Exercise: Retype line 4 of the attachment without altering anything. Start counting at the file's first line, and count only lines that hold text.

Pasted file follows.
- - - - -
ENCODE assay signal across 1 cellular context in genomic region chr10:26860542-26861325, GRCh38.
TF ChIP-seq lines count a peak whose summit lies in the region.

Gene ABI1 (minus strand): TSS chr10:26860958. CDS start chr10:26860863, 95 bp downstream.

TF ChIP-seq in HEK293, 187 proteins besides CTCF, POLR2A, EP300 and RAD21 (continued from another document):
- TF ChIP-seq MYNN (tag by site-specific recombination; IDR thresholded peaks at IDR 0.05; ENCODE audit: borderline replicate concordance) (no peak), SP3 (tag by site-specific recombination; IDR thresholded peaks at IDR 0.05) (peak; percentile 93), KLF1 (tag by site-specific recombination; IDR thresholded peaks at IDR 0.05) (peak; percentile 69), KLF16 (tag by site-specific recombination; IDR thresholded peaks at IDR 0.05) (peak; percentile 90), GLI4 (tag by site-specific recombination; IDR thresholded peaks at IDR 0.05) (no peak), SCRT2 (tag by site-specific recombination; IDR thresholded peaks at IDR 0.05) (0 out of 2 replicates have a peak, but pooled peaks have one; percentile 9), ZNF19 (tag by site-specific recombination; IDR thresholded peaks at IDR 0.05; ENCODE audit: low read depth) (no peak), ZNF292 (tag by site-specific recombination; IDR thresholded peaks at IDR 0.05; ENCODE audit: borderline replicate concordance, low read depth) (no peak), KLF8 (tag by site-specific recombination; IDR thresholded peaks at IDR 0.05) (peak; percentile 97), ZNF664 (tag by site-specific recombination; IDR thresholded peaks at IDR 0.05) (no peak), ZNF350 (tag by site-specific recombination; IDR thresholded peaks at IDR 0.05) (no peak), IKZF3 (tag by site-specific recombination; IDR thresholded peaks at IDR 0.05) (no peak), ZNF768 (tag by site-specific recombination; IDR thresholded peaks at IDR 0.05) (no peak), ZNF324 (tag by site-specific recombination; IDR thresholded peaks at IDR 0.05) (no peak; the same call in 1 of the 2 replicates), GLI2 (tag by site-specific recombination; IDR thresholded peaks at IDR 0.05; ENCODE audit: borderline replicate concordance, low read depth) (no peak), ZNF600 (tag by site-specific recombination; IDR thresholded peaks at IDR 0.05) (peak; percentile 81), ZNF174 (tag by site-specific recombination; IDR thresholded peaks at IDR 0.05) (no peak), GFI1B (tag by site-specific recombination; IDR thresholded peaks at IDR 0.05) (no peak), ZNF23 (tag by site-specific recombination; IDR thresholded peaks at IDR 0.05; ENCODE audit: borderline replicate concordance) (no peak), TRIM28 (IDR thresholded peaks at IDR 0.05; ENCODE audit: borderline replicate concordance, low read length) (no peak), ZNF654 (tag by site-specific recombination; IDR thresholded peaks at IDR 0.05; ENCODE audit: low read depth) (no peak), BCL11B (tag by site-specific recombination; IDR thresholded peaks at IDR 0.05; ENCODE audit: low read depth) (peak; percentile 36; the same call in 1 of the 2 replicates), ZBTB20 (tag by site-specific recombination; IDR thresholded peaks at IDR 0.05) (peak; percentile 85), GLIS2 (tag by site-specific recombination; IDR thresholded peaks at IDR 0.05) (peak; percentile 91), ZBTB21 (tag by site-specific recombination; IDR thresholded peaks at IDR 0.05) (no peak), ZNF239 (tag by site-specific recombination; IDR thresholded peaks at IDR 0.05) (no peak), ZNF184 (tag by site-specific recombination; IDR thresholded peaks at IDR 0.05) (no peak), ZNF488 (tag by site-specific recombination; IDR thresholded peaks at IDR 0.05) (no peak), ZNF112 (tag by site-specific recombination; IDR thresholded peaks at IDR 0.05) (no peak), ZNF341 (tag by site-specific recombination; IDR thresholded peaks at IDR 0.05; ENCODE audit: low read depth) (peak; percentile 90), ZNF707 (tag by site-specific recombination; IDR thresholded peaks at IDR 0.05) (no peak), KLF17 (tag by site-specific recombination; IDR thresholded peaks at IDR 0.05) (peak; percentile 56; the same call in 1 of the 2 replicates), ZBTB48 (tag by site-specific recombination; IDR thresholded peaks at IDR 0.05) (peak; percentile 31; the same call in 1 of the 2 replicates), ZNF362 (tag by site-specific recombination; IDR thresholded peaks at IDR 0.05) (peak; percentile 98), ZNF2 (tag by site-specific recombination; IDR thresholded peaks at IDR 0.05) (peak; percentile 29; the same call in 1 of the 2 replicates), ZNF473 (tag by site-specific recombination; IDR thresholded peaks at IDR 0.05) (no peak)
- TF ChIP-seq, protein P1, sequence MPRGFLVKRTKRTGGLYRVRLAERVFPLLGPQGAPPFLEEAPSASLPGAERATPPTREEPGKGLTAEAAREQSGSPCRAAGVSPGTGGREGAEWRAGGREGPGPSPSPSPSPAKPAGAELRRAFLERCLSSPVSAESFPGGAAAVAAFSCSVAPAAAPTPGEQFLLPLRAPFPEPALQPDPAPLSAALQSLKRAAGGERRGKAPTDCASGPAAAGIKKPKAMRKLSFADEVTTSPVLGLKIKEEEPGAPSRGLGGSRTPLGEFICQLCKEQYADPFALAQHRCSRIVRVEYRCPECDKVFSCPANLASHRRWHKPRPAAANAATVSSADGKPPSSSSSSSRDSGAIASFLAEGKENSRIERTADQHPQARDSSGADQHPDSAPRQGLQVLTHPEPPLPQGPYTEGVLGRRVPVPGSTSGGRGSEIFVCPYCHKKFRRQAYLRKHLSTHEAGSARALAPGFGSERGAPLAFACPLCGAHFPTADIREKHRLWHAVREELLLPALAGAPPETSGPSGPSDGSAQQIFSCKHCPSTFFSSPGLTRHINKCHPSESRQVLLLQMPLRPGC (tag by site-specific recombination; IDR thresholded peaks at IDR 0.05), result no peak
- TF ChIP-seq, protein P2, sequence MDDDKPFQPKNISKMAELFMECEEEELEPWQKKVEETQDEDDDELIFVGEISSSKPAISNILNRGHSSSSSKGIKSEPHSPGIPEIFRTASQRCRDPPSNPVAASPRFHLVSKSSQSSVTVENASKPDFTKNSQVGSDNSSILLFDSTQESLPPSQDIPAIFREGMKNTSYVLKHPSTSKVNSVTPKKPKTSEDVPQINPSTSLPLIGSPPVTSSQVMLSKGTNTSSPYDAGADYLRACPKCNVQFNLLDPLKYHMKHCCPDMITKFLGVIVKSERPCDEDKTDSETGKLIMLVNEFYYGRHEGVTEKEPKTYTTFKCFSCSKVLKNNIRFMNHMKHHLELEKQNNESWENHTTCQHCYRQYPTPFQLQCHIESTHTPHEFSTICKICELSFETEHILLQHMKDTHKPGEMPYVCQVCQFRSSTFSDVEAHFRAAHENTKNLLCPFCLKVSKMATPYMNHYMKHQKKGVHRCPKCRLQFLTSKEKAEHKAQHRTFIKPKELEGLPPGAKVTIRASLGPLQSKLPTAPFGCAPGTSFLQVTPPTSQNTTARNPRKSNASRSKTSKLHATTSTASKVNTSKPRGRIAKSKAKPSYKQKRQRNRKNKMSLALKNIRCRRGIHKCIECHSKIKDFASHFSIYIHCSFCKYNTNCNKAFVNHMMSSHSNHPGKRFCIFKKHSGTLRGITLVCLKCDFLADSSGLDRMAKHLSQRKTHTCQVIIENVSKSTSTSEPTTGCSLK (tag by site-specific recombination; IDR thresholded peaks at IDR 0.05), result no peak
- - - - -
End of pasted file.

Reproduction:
TF ChIP-seq in HEK293, 187 proteins besides CTCF, POLR2A, EP300 and RAD21 (continued from another document):